2) You're forgetting INFLATION. A house that sells for $550,000 today sold for only $200,000 in 1990. So if the investor bought it for $200,000 in 1990, he still has positive cashflow today even if still paying on the mortgage (and remember, investment properties require 20% down, so his mortgage was only $160K to begin with).

    3) You're forgetting CASH BUYERS. They don't have a mortgage. They're wanting someplace to use their filthy lucre where they can generate cashflow for their retirement. $24,000/year cashflow on a $550K investment is a 4.3% return on your money, which is a pretty decent return on investment given that Treasuries are paying close to 0%, the stock market has been about as stable as Michele Bachmann on crack, and banks are paying 1% max. Granted, you won't actually see $24,000/year cashflow. Management fees will take a month's rent out of that ($2,000), and various maintenance will likely take another $6,000 or so over the course of the year. Still, rents will only go up in the future and rents jiggle around but are never negative, so at least you'll never have *negative* cashflow from your investment, unlike my 401k which has dropped in value by over 1/3rd since 2003 thanks to the grifters stealing all the money from it via stock market manipulations and insider info.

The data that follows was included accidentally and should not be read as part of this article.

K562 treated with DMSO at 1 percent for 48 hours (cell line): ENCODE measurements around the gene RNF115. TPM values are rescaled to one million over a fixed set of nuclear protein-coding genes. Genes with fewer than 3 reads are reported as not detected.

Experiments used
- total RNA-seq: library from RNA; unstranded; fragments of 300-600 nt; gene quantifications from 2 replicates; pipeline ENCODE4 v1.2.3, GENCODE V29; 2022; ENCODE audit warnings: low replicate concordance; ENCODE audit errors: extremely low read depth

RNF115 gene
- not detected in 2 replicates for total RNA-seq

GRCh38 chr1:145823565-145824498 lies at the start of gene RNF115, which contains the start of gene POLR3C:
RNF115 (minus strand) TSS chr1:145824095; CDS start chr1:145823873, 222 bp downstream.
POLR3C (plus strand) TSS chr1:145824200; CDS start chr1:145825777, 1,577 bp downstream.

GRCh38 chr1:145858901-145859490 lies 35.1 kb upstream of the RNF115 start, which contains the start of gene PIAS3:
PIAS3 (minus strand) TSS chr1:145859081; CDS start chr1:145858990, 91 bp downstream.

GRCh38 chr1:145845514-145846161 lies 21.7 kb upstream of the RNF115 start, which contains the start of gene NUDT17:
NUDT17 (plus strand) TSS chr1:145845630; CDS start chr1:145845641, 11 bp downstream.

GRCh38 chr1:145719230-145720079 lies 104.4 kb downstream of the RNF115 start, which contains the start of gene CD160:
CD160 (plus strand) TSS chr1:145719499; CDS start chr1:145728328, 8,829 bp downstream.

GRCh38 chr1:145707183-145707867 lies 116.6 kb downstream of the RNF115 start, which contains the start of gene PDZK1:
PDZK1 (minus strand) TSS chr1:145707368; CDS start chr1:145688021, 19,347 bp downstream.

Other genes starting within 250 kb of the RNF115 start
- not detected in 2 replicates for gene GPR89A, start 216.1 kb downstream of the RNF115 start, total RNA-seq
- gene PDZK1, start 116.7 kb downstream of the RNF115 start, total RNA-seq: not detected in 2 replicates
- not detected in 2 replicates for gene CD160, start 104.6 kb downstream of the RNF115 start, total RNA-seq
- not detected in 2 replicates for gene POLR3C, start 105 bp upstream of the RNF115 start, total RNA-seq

- Badtux the Investment Penguin